Freedom for Women by Carol Giardina"Giardina presents a history of the women's liberation movement that captures the early excitement of collective feminist activity. Grounded in rich details, Giardina's study uncovers how a small group of people generated the ideas and strategies that helped a movement catch fire."--Anne M. Valk, author of Radical Sisters "A fresh and provocative interpretation of the origins of the women's liberation movement. By examining the contributions of African American and white feminist 'founders, ' her work challenges widely held misconceptions about second wave feminism."--Christina Greene, University of Wisconsin In this richly detailed firsthand history of the contemporary Women's Liberation Movement (WLM), scholar-activist Carol Giardina argues against the prevalent belief that the movement grew out of frustrations over the male chauvinism experienced by WLM founders active in the Black Freedom Movement and the New Left. Instead, she contends, it was the ideas, resources, and skills that women gained in these movements that were the new and necessary catalysts for forging the WLM in the 1960s. Giardina uses a focused study of the WLM in Florida to tap into the common theory and history shared by a relatively small band of Women's Liberation founders across the country. Drawing on a wealth of interviews, autobiographical essays, organizational records, and published writings, Freedom for Women brings to light information that has been previously ignored in other secondary accounts about the leadership of African American women in the movement. It also explores activists' roots in other movements on the left. Comprehensive, serendipitous, and carefully formulated, Giardina's work is a vivid portrait of the people and events that shaped radical feminism. Carol Giardina, visiting assistant professor of history at Queen's College in New York, is one of the founders of the modern Women's Liberation Movement.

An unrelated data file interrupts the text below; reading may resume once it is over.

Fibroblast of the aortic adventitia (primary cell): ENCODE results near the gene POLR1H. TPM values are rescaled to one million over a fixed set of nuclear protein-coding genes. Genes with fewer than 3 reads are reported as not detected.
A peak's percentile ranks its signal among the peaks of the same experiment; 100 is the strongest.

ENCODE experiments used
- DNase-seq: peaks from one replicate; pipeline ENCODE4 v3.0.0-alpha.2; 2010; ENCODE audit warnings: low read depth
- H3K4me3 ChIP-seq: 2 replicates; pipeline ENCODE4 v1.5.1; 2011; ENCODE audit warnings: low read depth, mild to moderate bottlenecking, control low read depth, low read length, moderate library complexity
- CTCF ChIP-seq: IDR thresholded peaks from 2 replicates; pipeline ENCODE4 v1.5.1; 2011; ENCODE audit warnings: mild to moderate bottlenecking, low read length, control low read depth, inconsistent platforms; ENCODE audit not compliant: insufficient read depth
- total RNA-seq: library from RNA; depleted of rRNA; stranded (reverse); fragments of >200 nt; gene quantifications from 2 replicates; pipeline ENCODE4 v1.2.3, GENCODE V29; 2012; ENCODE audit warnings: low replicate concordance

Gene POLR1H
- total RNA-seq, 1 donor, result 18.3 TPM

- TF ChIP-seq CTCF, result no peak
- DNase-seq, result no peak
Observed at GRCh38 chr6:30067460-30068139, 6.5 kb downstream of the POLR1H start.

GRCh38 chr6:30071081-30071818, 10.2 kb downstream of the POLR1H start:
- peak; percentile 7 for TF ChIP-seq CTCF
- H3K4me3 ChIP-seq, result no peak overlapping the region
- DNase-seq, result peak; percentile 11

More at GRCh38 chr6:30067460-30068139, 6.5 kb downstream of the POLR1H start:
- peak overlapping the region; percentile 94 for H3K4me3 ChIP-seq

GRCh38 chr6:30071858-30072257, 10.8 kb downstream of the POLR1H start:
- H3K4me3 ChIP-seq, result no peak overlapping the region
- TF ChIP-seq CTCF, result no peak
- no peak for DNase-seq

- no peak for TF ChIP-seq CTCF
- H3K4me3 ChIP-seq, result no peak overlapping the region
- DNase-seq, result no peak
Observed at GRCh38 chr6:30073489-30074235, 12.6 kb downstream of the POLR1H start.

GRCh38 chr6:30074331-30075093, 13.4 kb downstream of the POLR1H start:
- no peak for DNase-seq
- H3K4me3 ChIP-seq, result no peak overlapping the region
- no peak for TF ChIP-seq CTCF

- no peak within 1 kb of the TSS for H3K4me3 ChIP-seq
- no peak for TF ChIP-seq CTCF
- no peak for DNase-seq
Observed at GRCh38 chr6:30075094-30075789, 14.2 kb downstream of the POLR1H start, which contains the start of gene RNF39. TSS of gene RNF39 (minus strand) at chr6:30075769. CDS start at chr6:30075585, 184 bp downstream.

Call Number: 305.420973 G435f
Publication Date: 2010-11-30
When Everything Changed: the Amazing Journey of American Women, from 1960 to the Present by Gail CollinsGail Collins, New York Times columnist and bestselling author, recounts the astounding revolution in women's lives over the past 50 years, with her usual "sly wit and unfussy style" (People). When Everything Changed begins in 1960, when most American women had to get their husbands' permission to apply for a credit card. It ends in 2008 with Hillary Clinton's historic presidential campaign. This was a time of cataclysmic change, when, after four hundred years, expectations about the lives of American women were smashed in just a generation. A comprehensive mix of oral history and Gail Collins's keen research--covering politics, fashion, popular culture, economics, sex, families, and work--When Everything Changed is the definitive book on five crucial decades of progress. The enormous strides made since 1960 include the advent of the birth control pill, the end of "Help Wanted--Male" and "Help Wanted--Female" ads, and the lifting of quotas for women in admission to medical and law schools. Gail Collins describes what has happened in every realm of women's lives, partly through the testimonies of both those who made history and those who simply made their way. Picking up where her highly lauded book America's Women left off, When Everything Changed is a dynamic story, told with the down-to-earth, amusing, and agenda-free tone for which this beloved New York Times columnist is known. Older readers, men and women alike, will be startled as they are reminded of what their lives once were--"Father Knows Best" and "My Little Margie" on TV; daily weigh-ins for stewardesses; few female professors; no women in the Boston marathon, in combat zones, or in the police department. Younger readers will see their history in a rich new way. It has been an era packed with drama and dreams--some dashed and others realized beyond anyone's imagining.